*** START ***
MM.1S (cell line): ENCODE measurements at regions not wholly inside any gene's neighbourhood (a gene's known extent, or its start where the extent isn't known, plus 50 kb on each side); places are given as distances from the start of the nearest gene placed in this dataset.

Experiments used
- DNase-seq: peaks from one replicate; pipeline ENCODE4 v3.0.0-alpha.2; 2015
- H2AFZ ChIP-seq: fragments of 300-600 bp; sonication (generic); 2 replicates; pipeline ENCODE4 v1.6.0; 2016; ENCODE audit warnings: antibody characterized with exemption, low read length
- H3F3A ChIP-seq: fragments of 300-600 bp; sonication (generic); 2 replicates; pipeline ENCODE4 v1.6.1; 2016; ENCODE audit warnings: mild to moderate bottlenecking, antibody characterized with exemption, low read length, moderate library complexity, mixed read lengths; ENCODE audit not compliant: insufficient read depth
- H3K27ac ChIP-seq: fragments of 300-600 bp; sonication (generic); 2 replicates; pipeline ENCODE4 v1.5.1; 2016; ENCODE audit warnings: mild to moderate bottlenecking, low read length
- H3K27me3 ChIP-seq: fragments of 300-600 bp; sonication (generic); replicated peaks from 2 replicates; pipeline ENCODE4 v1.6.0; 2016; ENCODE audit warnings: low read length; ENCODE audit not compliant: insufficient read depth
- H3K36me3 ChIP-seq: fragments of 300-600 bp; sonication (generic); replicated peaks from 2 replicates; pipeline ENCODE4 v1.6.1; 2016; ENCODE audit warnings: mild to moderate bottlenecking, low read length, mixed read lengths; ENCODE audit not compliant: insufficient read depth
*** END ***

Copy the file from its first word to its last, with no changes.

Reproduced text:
MM.1S (cell line): ENCODE measurements at regions not wholly inside any gene's neighbourhood (a gene's known extent, or its start where the extent isn't known, plus 50 kb on each side); places are given as distances from the start of the nearest gene placed in this dataset.

Experiments used
- DNase-seq: peaks from one replicate; pipeline ENCODE4 v3.0.0-alpha.2; 2015
- H2AFZ ChIP-seq: fragments of 300-600 bp; sonication (generic); 2 replicates; pipeline ENCODE4 v1.6.0; 2016; ENCODE audit warnings: antibody characterized with exemption, low read length
- H3F3A ChIP-seq: fragments of 300-600 bp; sonication (generic); 2 replicates; pipeline ENCODE4 v1.6.1; 2016; ENCODE audit warnings: mild to moderate bottlenecking, antibody characterized with exemption, low read length, moderate library complexity, mixed read lengths; ENCODE audit not compliant: insufficient read depth
- H3K27ac ChIP-seq: fragments of 300-600 bp; sonication (generic); 2 replicates; pipeline ENCODE4 v1.5.1; 2016; ENCODE audit warnings: mild to moderate bottlenecking, low read length
- H3K27me3 ChIP-seq: fragments of 300-600 bp; sonication (generic); replicated peaks from 2 replicates; pipeline ENCODE4 v1.6.0; 2016; ENCODE audit warnings: low read length; ENCODE audit not compliant: insufficient read depth
- H3K36me3 ChIP-seq: fragments of 300-600 bp; sonication (generic); replicated peaks from 2 replicates; pipeline ENCODE4 v1.6.1; 2016; ENCODE audit warnings: mild to moderate bottlenecking, low read length, mixed read lengths; ENCODE audit not compliant: insufficient read depth